If you ever find yourself suddenly running to the bathroom following a lovely cup of coffee – you are not alone. According to a study published in the medical journal Gut, coffee was found to induce a desire to crap in some 29 percent of all participants.
The observed laxative effects of coffee kick in within four minutes of taking your first sip and can last up to half an hour after finishing your cuppa. But what causes coffee’s bowl-blasting effect? And why does it leave some people turtle heading and others excrementally unmoved?
The answer, it turns out, is far from clear. But there are a number of working theories as to why coffee can have such a cathartic effect.
Caffeine is crap-tastic
Several experts have pointed the finger at caffeine. Not only does the magic molecule keep you awake and alert – its stimulant properties also affect your intestinal and colonic muscles, speeding up their rate of movement. This sets of a chain reaction of muscle movements through your gut known as peristalsis, which squeezes material through the digestive tract and into the business end of the colon – giving you the sudden urge to go.
But the effect of caffeine might be overstated, as one 2015 study found that decaffeinated coffee drinkers also reported the same poop-inducing benefits as caffeinated coffee consumers. Indeed, the same effect has not been observed among drinkers of caffeinated fizzy pop or energy drinks suggesting there is more to coffee’s poo-factor than caffeine alone.
Bowl dropping acid
Another culprit could be the large quantity of chlorogenic acid contained within coffee beans. Coffee beans are in fact, one of the largest natural sources of the acid – as are another well known natural laxative – prunes.
Scientists are still researching the effect of chlorogenic acid, but it is thought that the compound causes higher acidity levels in the stomach as it is digested. An overall rise of acidity within the stomach stimulates the production of bile and causes the stomach it to empty it’s contents into the intestine quicker.
It’s the hormones, stupid
Researchers aren’t quite sure which specific compound, or combination of compounds, found in coffee are responsible, but drinking coffee boosts the production of motilin and gastrin – two hormones which play an important role in digestion.
Motilin and gastrin are the chemicals that enhance the process of bowl vacation during digestion – and their presence in enhanced following a cup of coffee – both decaf and regular!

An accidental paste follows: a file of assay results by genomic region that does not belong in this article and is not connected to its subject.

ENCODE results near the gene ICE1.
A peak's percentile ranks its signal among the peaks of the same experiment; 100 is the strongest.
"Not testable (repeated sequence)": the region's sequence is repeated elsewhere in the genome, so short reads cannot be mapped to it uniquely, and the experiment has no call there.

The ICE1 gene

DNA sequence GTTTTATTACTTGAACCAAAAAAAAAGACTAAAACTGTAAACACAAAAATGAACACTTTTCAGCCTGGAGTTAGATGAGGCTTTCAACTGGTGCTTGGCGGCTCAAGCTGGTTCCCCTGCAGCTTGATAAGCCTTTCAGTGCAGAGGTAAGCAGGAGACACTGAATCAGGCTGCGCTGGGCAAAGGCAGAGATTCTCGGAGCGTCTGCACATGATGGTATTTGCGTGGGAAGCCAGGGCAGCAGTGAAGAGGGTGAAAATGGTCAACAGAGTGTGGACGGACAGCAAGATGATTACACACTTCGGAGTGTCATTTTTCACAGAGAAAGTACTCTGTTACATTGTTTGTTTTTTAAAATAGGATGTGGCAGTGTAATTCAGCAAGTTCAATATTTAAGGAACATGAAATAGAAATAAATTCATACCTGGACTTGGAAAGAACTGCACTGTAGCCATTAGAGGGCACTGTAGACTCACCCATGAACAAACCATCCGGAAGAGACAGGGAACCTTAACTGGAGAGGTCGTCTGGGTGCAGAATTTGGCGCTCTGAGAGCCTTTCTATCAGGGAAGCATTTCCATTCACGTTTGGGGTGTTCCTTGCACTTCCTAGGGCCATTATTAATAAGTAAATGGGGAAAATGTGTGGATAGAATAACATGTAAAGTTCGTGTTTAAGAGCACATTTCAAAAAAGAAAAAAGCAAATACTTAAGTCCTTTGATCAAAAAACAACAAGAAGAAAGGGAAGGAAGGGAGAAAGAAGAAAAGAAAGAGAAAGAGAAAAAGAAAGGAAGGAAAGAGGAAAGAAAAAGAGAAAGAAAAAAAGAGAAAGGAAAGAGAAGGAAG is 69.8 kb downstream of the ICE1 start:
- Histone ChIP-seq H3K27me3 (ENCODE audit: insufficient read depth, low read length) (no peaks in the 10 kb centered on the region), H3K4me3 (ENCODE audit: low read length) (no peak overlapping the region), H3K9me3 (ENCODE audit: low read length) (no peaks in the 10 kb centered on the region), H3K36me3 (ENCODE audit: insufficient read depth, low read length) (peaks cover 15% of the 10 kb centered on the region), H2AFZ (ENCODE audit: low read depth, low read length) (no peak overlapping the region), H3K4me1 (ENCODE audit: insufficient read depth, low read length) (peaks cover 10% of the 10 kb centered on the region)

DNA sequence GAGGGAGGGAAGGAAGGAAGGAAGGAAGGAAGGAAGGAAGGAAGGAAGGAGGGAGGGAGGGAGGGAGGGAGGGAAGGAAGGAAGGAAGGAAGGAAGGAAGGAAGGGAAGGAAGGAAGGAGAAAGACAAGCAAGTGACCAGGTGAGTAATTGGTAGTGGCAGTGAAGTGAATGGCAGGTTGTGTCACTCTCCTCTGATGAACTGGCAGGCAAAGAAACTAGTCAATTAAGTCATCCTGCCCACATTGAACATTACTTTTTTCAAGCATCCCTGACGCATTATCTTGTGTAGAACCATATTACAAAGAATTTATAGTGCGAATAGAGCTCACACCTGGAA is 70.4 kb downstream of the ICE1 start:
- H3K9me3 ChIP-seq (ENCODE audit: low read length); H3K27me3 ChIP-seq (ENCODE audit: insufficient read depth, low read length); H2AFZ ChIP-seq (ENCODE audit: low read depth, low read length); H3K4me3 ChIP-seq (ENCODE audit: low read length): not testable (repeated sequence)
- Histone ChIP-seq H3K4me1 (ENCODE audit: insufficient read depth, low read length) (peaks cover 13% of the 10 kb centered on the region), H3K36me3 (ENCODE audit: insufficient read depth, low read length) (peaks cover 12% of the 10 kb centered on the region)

Building a resistance
It is thought that regular coffee drinkers over time will build up a resistance to the chemical compounds that give coffee its laxative effects. This means occasional coffee drinkers are likely to experience a more pronounced ‘explosive’ effect when they drink coffee.
“Hang on,” you say. “My morning bowel movement happens at 8.30 am sharp – as soon as I finish my first cup!”
Well you’re not alone and science just might have an answer as to why…
Timing is everything
Researchers have also pointed out that the observed laxative effects of coffee may well be down to the time of day that most people drink it.
The colon is twice as active after waking up – which is when most people reach for a cup of joe. Healthy human bowels tend to get busy as soon as you take your first bite of breakfast as the digestive system starts working again after much lower levels of activity during sleep.
Warm drinks – not necessarily coffee – are very effective at widening the blood vessels in the gastro intestinal system, making them good at awakening your bowels up too. Depending on how much you want to ascribe coffee’s crap-factor too the bowl shattering effects of early morning warm liquids, coffee’s perceived laxative effects could largely be coincidence.
It’s all in your head?
Perhaps coffee’s reported laxative effects are little more than placebo.
If over the years you have woken up and had a coffee, followed by a number two – it’s fairly obvious that with time the act of drinking coffee is going to illicit some kind of physical response in anticipation of what is going to happen next.
In fact, drinkers who experience coffee’s laxative effect widely report getting the urge as soon as they hear the percolator dripping and smell their first cup of the day….
This response is similar to the way Ivan Pavlov’s dogs learned to salivate upon hearing a bell because they were already thinking about the food that Pavlov was about to feed them,
The precise mechanisms behind coffee’s laxative effects are the still unknown and more studies will need to be done before we know exactly where to point the finger. Coffee may well be the third most consumed beverage on the planet – but we still have much to learn about it.
Take solace in the fact that if coffee makes you poop – you are perfectly normal. Just remember to time your coffee’s sensibly so as not to be caught short at an inappropriate moment!